Professor J.D. Latham is regarded by many as the successor of Professor Montgomery Watt, the famous author of many well-known books on Islam including his highly acclaimed two volumes on the life of the Prophet (sws). The two, apart from the similarity of views, have served as Professors at the department of Arabic and Islamic Studies at the University of Edinburgh. Latham has also served as an editor of the bulletin of The British Society of Middle Eastern Studies (BISMES) and as a member of the committee of Gobs Memorial Series.
Some years ago, Latham delivered a lecture on the topic of 'Modern Challenges to Islam' in which he described the various efforts undertaken by the Christian writers and preachers from time to time to undo the influence of Islam on non-Muslims and the less-informed Muslims. He emphasized the fact that most of the malicious propaganda was based either on a lack of proper understanding of Islam or on deliberately distorted information about it. He then informed the audience about the noticeable change in attitude towards Islam one can observe in some of the well-known Christian scholars of today as distinct from their predecessors. This, according to him, was a welcome and healthy development.
He also pointed out the remarkable departure from the earlier policy of the Vatican regarding the faith which has the second largest following in the world after Christianity. To substantiate his view, he quoted the relevant portion of the documents of Vatican II. The documents are the official version of what was agreed to by almost all the important Christian authorities of the world, whether Catholic or non-Catholic, who had assembled in the Vatican city between 1962 to 1964 for long sessions to decide a formal policy for the entire Christian world on various issues confronting them. The result of all these efforts were compiled in sixteen documents outlining the formal Christian policy called 'The Documents of the Vatican II'. One of these documents is entitled 'Declaration on the Relationship of the Church to Non-Christian Religions'. Professor Latham quoted the part of this document relevant to Islam in his address. It says:
Upon the Moslems, too, the Church looks with esteem. They adore one God, Living and Enduring, Merciful and All-Powerful, Maker of heaven and earth and Speaker to men. They strive to submit wholeheartedly even to His inscrutable decrees, just as did Abraham, with whom the Islamic faith is pleased to associate itself. Though they do not acknowledge Jesus as God, they revere Him as a prophet. They also honor Mary, His virgin mother; at times they call on her, too, with devotion. In addition they await the Day of Judgement when God will give each man his due after raising him up. Consequently, they prize the moral life, and give worship to God especially through prayer, almsgiving, and fasting.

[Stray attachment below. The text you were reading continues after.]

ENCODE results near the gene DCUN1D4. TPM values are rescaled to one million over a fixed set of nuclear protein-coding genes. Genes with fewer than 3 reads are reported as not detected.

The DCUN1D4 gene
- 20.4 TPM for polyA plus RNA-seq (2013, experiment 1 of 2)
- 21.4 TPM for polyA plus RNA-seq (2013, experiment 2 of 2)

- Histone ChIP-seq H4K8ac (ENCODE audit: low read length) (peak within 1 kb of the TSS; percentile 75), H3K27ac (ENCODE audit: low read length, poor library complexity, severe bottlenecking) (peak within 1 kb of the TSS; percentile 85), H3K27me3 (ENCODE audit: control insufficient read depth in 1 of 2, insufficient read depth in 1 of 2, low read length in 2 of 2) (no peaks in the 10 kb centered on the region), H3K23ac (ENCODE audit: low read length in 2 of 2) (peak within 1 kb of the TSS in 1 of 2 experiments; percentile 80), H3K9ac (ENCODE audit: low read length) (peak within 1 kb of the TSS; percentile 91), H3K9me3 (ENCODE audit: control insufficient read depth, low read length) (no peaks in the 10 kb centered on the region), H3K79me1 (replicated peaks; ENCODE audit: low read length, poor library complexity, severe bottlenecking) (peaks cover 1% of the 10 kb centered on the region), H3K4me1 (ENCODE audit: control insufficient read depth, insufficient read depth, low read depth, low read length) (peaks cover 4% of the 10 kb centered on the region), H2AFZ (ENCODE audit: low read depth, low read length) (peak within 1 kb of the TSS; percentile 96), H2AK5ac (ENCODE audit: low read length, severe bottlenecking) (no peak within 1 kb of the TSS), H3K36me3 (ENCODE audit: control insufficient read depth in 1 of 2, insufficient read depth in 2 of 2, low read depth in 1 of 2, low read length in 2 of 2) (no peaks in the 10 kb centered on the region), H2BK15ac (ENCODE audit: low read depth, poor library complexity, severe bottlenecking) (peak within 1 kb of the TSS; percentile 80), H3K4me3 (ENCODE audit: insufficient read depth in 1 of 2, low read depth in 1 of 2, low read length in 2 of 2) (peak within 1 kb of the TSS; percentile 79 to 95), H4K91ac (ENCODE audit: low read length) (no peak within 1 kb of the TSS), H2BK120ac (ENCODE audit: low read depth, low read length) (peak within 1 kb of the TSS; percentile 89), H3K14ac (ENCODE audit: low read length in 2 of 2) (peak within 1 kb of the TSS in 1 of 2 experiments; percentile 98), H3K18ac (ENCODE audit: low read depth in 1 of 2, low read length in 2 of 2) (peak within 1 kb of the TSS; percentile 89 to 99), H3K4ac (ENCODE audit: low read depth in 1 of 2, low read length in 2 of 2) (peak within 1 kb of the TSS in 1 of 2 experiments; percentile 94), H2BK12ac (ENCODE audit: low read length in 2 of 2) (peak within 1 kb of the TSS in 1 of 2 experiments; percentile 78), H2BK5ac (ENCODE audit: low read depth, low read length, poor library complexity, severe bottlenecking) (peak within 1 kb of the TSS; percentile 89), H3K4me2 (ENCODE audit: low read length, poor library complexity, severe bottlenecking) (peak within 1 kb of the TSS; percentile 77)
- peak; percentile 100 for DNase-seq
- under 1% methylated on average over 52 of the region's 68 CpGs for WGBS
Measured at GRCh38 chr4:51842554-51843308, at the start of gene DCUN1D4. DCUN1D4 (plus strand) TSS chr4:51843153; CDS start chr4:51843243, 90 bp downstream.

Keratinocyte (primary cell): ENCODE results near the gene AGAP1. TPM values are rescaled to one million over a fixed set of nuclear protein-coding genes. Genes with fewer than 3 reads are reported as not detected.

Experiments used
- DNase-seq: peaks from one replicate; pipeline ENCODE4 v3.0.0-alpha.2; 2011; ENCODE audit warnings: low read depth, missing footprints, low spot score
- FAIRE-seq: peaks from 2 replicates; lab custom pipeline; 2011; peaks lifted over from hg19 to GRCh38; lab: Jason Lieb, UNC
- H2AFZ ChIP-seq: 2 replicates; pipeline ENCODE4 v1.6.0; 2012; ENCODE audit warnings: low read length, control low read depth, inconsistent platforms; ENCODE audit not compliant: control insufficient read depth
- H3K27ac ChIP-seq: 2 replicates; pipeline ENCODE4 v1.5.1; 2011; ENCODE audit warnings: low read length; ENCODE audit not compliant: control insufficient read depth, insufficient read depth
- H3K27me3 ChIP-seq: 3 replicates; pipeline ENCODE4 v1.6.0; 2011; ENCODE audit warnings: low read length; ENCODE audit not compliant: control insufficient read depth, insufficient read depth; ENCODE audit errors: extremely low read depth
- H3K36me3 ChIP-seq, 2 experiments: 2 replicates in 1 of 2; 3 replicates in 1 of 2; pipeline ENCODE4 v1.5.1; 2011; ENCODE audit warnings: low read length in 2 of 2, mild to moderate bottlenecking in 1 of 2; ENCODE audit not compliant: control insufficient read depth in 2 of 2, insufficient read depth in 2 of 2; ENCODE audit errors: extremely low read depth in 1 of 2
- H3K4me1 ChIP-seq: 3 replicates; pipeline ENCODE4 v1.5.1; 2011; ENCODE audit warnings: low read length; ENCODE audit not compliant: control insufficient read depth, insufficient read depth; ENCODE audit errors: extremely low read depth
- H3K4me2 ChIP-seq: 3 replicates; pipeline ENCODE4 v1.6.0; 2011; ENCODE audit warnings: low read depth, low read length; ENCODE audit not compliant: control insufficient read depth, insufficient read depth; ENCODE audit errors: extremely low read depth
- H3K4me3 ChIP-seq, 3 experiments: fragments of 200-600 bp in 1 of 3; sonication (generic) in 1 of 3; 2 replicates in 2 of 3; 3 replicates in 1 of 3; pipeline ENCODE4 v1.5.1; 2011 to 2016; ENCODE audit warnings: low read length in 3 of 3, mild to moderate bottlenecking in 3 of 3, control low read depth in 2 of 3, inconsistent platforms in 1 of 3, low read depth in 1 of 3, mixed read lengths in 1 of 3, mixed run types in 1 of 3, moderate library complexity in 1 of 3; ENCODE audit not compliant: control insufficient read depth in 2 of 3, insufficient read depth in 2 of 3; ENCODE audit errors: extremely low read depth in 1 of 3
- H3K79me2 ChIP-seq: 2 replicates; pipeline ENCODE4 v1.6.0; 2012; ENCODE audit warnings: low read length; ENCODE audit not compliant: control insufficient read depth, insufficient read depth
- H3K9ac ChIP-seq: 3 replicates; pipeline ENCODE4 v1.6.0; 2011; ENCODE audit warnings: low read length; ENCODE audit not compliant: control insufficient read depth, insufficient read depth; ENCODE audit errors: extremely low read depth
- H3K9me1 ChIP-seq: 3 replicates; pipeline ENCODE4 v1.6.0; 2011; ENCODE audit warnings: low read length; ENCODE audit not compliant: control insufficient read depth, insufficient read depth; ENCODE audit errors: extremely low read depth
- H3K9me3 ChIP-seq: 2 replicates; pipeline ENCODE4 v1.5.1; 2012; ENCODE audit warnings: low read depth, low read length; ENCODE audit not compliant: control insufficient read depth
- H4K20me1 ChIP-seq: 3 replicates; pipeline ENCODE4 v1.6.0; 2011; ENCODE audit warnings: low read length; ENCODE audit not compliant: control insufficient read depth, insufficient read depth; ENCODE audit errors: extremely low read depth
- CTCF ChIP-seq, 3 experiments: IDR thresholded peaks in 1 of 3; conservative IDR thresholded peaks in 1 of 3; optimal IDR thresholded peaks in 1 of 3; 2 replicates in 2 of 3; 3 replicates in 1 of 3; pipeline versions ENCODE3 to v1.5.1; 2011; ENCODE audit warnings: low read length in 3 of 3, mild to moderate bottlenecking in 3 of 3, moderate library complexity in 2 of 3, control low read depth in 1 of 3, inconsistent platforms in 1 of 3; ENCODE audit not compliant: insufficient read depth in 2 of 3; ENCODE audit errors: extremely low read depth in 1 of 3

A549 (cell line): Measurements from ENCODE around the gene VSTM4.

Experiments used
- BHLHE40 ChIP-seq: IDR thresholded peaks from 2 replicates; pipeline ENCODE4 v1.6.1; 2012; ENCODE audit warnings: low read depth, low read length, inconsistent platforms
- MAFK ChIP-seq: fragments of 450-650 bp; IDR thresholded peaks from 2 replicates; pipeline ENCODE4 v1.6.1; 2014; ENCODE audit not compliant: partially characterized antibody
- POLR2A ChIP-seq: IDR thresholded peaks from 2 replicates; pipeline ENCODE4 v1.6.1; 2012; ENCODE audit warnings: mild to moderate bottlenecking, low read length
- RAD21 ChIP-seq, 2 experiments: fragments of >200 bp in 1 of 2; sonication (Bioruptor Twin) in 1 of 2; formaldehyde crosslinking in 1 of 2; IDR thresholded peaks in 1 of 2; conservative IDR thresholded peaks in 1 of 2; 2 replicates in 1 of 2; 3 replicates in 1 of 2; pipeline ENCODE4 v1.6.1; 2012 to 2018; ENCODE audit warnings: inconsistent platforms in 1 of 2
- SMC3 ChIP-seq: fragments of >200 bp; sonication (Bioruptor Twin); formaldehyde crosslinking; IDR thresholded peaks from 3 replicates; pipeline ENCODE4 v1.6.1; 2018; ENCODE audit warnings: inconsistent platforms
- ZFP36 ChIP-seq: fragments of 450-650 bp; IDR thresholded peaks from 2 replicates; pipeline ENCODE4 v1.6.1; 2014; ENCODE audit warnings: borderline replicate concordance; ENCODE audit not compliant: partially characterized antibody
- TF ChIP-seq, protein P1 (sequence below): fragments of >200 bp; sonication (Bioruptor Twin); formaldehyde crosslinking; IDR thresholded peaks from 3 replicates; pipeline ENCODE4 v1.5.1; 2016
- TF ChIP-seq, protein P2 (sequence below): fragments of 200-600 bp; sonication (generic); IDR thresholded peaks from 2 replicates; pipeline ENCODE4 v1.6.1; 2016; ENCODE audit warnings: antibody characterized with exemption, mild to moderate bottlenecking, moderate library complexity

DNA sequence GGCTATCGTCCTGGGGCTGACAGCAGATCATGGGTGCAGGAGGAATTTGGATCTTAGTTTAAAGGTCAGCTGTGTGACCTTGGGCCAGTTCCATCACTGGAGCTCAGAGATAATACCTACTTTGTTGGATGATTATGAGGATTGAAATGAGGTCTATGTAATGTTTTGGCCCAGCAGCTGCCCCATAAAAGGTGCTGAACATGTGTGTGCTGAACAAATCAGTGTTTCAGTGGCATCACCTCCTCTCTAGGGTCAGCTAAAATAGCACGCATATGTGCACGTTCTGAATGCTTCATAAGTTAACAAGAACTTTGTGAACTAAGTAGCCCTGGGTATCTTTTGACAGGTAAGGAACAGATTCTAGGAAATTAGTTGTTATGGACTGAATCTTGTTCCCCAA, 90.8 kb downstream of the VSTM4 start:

Although, in the course of the centuries, many quarrels and hostilities have arisen between Christians and Moslems, this most sacred Synod urges all to forget the past and to strive sincerely for mutual understanding. On behalf of all mankind, let them make common cause of safeguarding and fostering social justice, moral values, peace, and freedom.
The lecture was followed by a question-answer session. This writer asked him how he managed to respect and praise the Prophet (sws) of the Muslims without formally being a Muslim, for in doing so it apparently meant that he was praising someone who, given his beliefs, had been consistently telling lies by making false claims to be the true Prophet of God and the receiver of His message. He gave no clear answer to the question but instead revealed that faith to him had nothing to do with reason. It appeared to be some sort of an apology for being a Christian. Interestingly, this view of Professor Latham about the relationship, or a lack of it, between reason and faith is shared by many other Christian scholars of Britain as well.
Muslims should be aware of the changing attitude of the Christian world and devise fresh strategies to present the true Message of God to mankind in view of the changing circumstances which seem to be much more favourable for a faith which has the strength of reason behind its claims and teachings.